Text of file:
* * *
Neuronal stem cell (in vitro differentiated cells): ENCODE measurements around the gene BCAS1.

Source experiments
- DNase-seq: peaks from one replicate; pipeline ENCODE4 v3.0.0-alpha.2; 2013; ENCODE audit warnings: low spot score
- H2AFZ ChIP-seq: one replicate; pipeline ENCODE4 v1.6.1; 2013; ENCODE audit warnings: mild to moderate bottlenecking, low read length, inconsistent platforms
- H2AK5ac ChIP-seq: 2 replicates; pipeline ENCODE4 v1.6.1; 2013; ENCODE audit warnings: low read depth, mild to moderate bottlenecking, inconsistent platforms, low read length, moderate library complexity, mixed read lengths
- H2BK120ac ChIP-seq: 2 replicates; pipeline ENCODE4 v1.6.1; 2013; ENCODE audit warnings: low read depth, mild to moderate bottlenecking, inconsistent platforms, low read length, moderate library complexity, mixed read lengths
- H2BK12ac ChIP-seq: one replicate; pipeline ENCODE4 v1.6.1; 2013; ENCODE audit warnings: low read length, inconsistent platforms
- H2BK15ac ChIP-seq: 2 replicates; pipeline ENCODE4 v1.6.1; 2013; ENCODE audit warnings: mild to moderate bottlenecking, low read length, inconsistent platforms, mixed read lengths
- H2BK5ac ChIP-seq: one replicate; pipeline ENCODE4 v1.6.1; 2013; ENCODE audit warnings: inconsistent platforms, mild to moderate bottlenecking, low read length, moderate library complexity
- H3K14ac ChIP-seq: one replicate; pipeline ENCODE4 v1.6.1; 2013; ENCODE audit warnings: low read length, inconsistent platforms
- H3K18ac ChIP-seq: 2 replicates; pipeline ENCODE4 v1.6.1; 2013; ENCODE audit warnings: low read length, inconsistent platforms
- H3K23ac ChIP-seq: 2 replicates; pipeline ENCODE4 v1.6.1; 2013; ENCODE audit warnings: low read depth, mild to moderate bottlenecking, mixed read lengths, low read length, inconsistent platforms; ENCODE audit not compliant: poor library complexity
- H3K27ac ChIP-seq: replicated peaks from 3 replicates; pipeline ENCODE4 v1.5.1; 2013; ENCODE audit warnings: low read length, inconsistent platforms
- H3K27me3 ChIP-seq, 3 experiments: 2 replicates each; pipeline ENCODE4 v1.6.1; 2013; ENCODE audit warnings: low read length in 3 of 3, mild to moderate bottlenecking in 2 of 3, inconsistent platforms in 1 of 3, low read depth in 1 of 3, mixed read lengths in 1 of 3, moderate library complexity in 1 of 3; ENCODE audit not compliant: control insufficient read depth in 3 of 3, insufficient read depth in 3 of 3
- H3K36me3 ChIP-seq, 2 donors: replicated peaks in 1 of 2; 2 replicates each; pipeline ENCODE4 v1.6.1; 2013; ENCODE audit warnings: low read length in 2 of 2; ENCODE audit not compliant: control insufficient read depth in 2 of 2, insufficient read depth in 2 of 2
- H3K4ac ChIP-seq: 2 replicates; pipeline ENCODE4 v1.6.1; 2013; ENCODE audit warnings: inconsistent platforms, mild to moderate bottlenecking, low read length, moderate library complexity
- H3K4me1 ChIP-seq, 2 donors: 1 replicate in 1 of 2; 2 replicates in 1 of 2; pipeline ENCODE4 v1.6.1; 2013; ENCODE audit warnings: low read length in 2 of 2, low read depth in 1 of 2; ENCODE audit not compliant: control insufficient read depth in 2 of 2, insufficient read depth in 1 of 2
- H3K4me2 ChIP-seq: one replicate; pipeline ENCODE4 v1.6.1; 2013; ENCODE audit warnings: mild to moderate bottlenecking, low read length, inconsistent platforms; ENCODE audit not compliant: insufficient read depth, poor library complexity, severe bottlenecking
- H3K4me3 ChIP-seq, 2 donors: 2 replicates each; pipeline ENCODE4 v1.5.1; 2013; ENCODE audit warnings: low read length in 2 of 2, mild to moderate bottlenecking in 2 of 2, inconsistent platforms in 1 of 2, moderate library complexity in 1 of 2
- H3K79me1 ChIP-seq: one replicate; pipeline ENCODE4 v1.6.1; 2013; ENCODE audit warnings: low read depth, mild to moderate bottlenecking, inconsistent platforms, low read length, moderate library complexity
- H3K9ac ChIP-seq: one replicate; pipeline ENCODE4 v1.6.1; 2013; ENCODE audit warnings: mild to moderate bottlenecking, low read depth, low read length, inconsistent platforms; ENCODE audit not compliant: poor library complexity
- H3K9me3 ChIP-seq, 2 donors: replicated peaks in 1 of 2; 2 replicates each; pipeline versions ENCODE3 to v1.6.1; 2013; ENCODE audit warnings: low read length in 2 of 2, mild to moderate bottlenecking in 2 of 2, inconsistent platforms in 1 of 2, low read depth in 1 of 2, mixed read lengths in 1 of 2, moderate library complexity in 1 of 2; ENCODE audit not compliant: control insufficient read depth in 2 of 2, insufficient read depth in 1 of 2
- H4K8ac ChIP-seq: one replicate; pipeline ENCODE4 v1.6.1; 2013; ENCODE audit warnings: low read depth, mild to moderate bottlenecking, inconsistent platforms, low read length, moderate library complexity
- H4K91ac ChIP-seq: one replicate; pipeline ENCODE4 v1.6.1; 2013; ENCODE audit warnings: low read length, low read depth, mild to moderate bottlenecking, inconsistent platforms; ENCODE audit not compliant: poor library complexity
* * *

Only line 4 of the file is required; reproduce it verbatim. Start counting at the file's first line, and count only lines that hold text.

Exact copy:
- H2AFZ ChIP-seq: one replicate; pipeline ENCODE4 v1.6.1; 2013; ENCODE audit warnings: mild to moderate bottlenecking, low read length, inconsistent platforms